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Novel approaches to generating cytotoxic T lymphocyte target structures

by Uger, Robert A.

Abstract (Summary)
Novel Approaches to Generating Cytotoxic T lymphocyte Target Structures O 1999by Robert A. Uger. Thesis submitted in conformity with the requirements for the Degree of Doctor of Philosophy, Graduate Department of Immunology, University of Toronto Cytotoxic T lymphocytes (CTLs) are important effectors in the immune response against viral infections and tumors. CIZ function is critically dependent upon the recognition of a specific molecular target: a class I major histocompatibility complex (MHC) rnolecule with bound peptide antigen. Considerable effort has been focused on elucidating the structure, biochemistry, and ce11 biology of class 1 molecules. This information has provided a solid foundation for understanding antigen presentation, a basic process central to cellular immune recognition. In addition, an intimate knowledge of CTL target structure formation is proving useful for the development of new vaccine and immunotherapy strategies. This thesis describes two novel approaches for generating class 1MHCfpeptide complexes, which share the common feature of coupling MHC and peptide antigen. They were undertaken within the framework of developing new tools for probing class 1antigen presentation and devising unique strategies for consideration in disease prevention and treatment. In the first approach, the biosynthesis and endoplasmic reticulum (ER) translocation of MHC and peptide were transiently coupled by inserting a CTL epitope into the signal sequence of a class 1 MHC heavy chah. It was speculated that such an integrated peptide would be liberated by ER enzymes and preferentially form Cn target structures. Although the signal sequence-incorporated epitope could be presented by its restricting class 1 molecule, this presentation was unexpectedly observed to require TAP (transporter-associated with antigen processing) transport. This result indicated a cytosolic origin for the signal sequence peptide, and suggested a lack of ER processing. The second strategy achieved a more permanent peptide-MHC linkage by covalently coupling CTL epitopes to the class I light chain, beta 2-microglobulin (B,m). Such peptide-P,m proteins could efficiently fonn CIZ target structures when expressed endogenously or added to cells exogenously. Importantly, covalent linkage to p,m enhanced the MHC stability and antigenicity of suboptimd class 1 epitopes. This strategy. therefore, offers the potential to generate high levels of stable, defined class 1 MHC/peptide complexes, which could be valuable in vaccine and immunotherapy design. iii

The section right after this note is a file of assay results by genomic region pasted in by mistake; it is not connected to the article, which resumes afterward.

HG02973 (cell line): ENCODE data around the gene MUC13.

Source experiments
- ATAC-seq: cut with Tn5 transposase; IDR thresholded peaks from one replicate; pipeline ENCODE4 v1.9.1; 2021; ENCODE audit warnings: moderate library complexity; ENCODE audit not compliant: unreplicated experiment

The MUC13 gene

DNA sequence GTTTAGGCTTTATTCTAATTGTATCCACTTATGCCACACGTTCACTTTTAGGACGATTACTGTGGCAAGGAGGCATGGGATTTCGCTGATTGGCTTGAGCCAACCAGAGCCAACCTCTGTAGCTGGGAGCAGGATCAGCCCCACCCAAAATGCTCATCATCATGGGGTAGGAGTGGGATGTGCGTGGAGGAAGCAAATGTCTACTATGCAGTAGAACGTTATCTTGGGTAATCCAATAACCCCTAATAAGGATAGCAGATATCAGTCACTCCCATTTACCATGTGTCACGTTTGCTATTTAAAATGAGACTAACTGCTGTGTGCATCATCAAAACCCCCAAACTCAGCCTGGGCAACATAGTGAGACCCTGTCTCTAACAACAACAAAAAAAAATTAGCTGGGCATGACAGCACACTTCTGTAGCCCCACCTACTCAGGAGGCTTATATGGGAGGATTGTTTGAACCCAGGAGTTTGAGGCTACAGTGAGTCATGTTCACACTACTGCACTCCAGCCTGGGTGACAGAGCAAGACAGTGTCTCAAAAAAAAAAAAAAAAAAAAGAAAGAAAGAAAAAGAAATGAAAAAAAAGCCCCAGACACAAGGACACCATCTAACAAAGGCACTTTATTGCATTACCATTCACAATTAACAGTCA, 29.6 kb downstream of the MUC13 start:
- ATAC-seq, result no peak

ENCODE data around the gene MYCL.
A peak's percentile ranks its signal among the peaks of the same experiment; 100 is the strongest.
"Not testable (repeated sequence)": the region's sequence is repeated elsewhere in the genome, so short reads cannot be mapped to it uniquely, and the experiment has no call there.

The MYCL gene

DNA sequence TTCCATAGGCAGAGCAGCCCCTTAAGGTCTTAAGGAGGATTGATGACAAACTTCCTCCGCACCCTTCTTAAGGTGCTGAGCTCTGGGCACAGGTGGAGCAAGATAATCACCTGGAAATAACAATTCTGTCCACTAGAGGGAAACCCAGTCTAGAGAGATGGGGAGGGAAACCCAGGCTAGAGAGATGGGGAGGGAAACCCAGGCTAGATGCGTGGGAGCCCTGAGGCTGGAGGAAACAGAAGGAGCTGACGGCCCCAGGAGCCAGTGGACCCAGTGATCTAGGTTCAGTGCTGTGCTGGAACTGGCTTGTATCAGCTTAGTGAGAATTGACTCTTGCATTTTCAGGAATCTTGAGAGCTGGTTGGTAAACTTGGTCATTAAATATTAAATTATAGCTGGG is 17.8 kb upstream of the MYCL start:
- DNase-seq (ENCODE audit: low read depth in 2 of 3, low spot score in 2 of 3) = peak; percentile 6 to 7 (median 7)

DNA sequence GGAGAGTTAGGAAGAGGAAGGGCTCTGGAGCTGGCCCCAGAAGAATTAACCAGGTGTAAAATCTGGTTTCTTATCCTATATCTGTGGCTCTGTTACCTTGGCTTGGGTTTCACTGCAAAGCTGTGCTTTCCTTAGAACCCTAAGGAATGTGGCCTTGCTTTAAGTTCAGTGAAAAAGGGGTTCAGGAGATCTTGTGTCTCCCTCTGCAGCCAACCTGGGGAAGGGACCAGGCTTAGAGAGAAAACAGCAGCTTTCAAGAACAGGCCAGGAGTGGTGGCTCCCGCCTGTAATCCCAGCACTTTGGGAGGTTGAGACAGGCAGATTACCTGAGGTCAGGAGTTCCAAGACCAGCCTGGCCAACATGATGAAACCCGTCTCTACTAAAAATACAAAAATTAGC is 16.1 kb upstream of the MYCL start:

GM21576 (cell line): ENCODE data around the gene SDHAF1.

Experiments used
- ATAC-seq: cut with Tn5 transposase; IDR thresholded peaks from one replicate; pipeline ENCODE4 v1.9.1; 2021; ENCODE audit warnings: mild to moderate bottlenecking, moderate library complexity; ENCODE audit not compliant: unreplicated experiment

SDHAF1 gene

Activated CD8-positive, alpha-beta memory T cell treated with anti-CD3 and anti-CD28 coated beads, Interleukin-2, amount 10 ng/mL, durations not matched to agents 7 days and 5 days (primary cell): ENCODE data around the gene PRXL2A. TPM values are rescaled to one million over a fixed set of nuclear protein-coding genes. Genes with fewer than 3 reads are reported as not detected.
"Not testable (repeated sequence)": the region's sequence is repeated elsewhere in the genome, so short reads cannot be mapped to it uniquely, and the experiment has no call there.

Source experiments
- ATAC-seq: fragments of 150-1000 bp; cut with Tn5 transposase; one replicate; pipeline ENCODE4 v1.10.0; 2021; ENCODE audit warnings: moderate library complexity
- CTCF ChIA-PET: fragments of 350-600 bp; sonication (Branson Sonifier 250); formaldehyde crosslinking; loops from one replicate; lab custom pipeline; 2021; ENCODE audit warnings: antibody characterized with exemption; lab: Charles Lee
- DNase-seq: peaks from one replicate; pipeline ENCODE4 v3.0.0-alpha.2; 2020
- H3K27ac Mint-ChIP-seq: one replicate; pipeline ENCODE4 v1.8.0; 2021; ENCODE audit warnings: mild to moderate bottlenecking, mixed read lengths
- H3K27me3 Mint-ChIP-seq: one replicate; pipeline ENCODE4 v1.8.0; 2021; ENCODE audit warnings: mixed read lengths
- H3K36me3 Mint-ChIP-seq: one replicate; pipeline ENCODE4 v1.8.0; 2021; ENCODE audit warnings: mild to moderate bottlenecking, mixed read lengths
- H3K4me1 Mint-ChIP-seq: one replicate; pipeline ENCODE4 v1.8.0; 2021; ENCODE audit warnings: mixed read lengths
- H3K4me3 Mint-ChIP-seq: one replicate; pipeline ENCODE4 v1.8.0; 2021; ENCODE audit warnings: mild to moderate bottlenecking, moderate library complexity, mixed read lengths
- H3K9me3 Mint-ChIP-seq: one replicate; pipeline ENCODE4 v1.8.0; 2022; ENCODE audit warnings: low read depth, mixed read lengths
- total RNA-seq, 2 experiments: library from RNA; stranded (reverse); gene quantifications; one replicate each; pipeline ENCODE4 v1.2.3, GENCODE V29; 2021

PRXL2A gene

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Source Type:Master's Thesis

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Date of Publication:01/01/1999

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